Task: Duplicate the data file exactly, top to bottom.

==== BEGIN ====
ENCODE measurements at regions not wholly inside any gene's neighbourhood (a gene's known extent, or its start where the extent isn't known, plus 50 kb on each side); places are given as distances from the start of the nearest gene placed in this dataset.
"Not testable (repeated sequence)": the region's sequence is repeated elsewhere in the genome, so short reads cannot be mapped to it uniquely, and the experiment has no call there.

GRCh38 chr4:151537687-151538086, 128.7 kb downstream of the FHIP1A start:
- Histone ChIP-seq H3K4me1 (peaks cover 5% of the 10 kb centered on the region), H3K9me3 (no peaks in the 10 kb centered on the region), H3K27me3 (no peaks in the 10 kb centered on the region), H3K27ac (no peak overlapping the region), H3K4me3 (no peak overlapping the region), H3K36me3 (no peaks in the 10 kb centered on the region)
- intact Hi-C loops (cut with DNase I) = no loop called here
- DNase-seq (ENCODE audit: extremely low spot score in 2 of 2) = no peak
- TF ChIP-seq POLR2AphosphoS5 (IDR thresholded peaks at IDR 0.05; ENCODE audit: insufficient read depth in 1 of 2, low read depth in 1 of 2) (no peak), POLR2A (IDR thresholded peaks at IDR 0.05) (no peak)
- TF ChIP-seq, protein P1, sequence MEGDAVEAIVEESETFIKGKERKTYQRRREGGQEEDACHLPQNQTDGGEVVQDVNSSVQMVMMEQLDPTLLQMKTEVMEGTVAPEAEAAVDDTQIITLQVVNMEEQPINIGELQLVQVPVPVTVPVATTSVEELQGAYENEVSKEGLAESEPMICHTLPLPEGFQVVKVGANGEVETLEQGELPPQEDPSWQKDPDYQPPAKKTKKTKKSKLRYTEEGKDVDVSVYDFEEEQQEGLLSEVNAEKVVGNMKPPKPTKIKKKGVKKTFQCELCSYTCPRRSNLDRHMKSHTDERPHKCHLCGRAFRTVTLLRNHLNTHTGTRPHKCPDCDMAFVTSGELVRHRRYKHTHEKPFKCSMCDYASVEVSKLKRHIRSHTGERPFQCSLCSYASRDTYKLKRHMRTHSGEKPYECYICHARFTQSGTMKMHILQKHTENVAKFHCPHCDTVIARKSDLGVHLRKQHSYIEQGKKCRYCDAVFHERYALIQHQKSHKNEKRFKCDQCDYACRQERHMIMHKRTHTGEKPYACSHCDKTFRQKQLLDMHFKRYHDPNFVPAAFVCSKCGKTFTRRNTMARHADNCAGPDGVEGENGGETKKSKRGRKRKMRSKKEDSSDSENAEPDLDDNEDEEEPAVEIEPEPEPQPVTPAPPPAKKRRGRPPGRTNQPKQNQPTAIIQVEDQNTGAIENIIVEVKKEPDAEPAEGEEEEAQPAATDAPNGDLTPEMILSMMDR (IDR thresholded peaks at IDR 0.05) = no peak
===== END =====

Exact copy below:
ENCODE measurements at regions not wholly inside any gene's neighbourhood (a gene's known extent, or its start where the extent isn't known, plus 50 kb on each side); places are given as distances from the start of the nearest gene placed in this dataset.
"Not testable (repeated sequence)": the region's sequence is repeated elsewhere in the genome, so short reads cannot be mapped to it uniquely, and the experiment has no call there.

GRCh38 chr4:151537687-151538086, 128.7 kb downstream of the FHIP1A start:
- Histone ChIP-seq H3K4me1 (peaks cover 5% of the 10 kb centered on the region), H3K9me3 (no peaks in the 10 kb centered on the region), H3K27me3 (no peaks in the 10 kb centered on the region), H3K27ac (no peak overlapping the region), H3K4me3 (no peak overlapping the region), H3K36me3 (no peaks in the 10 kb centered on the region)
- intact Hi-C loops (cut with DNase I) = no loop called here
- DNase-seq (ENCODE audit: extremely low spot score in 2 of 2) = no peak
- TF ChIP-seq POLR2AphosphoS5 (IDR thresholded peaks at IDR 0.05; ENCODE audit: insufficient read depth in 1 of 2, low read depth in 1 of 2) (no peak), POLR2A (IDR thresholded peaks at IDR 0.05) (no peak)
- TF ChIP-seq, protein P1, sequence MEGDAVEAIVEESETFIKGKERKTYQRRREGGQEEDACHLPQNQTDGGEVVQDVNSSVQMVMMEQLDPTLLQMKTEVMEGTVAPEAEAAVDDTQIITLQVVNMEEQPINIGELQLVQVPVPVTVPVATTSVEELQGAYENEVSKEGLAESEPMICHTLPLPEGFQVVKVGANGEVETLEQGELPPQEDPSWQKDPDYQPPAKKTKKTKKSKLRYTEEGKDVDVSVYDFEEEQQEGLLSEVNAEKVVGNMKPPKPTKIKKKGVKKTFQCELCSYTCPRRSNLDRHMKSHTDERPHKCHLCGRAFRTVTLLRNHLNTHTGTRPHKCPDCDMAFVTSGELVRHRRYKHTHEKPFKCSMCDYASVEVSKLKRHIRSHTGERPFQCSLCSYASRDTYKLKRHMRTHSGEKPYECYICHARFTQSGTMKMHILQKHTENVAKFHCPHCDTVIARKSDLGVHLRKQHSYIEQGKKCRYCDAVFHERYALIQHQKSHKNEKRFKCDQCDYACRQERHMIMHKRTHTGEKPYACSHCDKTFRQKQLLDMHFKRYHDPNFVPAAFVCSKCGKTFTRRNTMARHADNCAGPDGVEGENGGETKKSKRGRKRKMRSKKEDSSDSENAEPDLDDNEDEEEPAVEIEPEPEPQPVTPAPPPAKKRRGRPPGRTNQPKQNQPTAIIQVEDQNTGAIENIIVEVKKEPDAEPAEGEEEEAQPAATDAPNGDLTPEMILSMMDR (IDR thresholded peaks at IDR 0.05) = no peak